This week for Flashback Friday we feature another postcard depicting a historic downtown Raleigh church. The Church of the Good Shepherd has occupied the corner of Hillsboro and McDowell Streets since 1875; but the grand Gothic Revival building seen here is not the original structure.
No message on this week’s card, though someone at sometime wrote ‘1923’ on the back.
An ‘American Gothic’ Church
The Church of the Good Shepherd was organized in January 1874 by members of Christ Church who desired to establish a second Episcopal church in Raleigh. Services were held in Tucker Hall and the state Capitol until a permanent structure was completed on Hillsboro St. in March 1875. The frame chapel was designed in the vernacular, or ‘carpenter,’ Gothic Revival style by the Rev. Johannes Oertel of Swanee, NC. Services were held there for the first time on Easter Sunday 1875.
The Church of the Good Shepherd as it appeared shortly after its construction in 1875.
The congregation grew steadily through the 1870s and ’80s, and by the mid 1890s the need for a much larger worship space had become evident.
A ‘Grander Gothic’ Church
In 1897 the congregation hired Raleigh architect Charles E. Hartge to design a new church. His bold design embodied the characteristic elements of the Late Gothic Revival style — a cruciform plan, massive stone exterior walls, a corner tower, steeply pitched gables, stained glass windows and sophisticated architectural detailing. A cornerstone of Jerusalem marble was laid in October of 1899. The carpenter Gothic chapel and the adjacent parsonage were moved to the Morgan St. side of the block to accommodate the new church.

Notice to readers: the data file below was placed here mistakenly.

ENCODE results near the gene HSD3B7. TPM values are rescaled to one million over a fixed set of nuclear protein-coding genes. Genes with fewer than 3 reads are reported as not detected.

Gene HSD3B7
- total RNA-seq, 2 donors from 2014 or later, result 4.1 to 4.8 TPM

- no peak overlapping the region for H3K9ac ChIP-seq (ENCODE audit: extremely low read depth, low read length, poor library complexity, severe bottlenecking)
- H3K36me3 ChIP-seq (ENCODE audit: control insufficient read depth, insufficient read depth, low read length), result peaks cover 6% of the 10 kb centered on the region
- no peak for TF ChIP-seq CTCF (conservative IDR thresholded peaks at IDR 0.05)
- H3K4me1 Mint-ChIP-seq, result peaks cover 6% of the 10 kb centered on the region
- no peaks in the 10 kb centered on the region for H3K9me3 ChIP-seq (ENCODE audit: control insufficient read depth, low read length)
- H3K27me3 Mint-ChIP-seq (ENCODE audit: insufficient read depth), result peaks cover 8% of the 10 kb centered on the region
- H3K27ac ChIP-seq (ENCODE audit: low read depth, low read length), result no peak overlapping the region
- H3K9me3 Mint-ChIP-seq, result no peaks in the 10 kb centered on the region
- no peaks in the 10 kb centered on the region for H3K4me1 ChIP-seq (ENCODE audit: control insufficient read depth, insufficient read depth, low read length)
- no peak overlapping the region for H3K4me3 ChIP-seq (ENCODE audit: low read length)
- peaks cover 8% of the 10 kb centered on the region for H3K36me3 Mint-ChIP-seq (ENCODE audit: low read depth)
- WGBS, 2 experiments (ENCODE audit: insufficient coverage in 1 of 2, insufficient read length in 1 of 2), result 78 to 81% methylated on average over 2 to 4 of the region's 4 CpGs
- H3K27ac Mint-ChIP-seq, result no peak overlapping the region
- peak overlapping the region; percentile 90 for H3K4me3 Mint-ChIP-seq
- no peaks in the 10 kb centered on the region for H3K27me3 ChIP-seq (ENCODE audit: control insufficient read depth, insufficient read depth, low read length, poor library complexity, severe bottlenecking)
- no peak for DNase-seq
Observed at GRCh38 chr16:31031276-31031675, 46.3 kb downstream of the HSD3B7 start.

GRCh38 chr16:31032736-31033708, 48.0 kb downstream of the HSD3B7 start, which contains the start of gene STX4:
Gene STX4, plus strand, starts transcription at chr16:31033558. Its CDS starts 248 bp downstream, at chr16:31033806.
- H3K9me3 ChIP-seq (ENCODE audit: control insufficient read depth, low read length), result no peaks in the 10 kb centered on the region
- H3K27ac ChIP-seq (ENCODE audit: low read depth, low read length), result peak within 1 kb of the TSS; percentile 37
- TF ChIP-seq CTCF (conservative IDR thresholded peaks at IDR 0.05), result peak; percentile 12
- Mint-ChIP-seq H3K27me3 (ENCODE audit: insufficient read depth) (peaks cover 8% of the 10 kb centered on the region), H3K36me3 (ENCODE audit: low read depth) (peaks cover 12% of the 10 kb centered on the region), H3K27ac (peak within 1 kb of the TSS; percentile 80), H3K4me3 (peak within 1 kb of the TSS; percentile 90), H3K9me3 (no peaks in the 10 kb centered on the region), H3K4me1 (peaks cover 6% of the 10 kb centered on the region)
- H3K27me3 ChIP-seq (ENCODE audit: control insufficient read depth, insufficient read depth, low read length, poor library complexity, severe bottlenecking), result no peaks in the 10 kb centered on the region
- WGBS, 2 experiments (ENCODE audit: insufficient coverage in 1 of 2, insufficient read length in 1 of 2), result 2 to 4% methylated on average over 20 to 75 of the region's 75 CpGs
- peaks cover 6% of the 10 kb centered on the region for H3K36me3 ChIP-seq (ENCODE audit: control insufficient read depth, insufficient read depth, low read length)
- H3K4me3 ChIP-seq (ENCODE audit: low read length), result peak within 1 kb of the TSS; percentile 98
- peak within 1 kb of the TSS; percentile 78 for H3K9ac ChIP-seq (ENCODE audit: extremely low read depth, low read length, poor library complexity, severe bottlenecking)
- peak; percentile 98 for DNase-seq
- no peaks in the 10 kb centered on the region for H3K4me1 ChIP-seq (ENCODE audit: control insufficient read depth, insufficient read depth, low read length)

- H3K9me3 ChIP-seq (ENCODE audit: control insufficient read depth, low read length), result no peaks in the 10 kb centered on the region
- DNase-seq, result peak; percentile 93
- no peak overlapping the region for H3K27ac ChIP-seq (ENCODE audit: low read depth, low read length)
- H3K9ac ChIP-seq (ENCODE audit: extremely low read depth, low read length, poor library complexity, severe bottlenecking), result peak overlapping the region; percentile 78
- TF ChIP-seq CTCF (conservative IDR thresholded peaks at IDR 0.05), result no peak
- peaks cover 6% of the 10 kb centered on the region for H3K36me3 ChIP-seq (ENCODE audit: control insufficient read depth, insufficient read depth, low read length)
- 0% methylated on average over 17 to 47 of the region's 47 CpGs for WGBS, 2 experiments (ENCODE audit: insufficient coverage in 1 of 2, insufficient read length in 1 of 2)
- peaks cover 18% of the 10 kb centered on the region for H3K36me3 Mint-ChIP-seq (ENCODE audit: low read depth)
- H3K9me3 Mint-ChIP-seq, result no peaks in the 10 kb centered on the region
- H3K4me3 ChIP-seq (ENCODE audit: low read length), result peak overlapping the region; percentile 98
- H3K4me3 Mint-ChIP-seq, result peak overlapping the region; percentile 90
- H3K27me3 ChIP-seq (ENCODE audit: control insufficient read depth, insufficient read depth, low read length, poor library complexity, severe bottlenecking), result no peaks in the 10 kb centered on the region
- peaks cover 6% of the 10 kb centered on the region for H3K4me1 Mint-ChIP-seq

Hartge’s Church of the Good Shepherd dominates the corner of Hillsboro and McDowell Streets. The grand Gothic edifice, begun in 1899, was not completed until 1914.
The sumptuous interior of the Church of the Good Shepherd is supported by a massive oaken hammer-beam ceiling, and is embellished with opulent stained glass windows, polished pink granite columns and a marble altar and reredos.
The photo below shows the interior as it appeared in the 1920s.
The ‘Good Shepherd’ window above the altar is particularly noted for its fine detailing and jewel-like glass.
Hartge’s original design included a massive corner bell tower. It was never realized, however, probably on account of the great expense it would have taken to erect it.
The Church of the Good Shepherd is a part of the Capitol Area Historic District.
A ‘Late Gothic’ Rescue
In 2005 the Church of the Good Shepherd had grown to the point that a modern parish house and Sunday school building was needed to meet the demands of a 21st century congregation. The original church, by now known as All Saints Chapel, which had sat on the back of the church lot for a hundred years, needed to go. In order to rescue this important architectural and ecclesiastical Raleigh landmark, Empire Properties moved the little church in 2006 to South East St., opposite historic City Cemetery. At its new site, All Saints Chapel was meticulously restored and now serves the community as a special events venue.
Our Flashback Friday ‘white border’ postcard this week was printed by the Curt Teich Co. of Chicago under the trade name ‘C.T. American Art.’
Curt Teich Co. 1893-1974 Chicago, IL
A major publisher and printer. Their U.S. factories turned out more cards in quantity than any other printer. They published a wide range of national view-cards of America and Canada. Many consider them one of the finest producers of White Border Cards. The Linen Type postcard came about through their innovations as they pioneered the use of offset lithography. They were purchased by Regensteiner Publishers in 1974 which continued to print cards at the Chicago plant until 1978.
“Flashback Friday” is a weekly feature of Goodnight, Raleigh! in which we showcase vintage postcards depicting our historic capital city. We hope you enjoy this week end treat!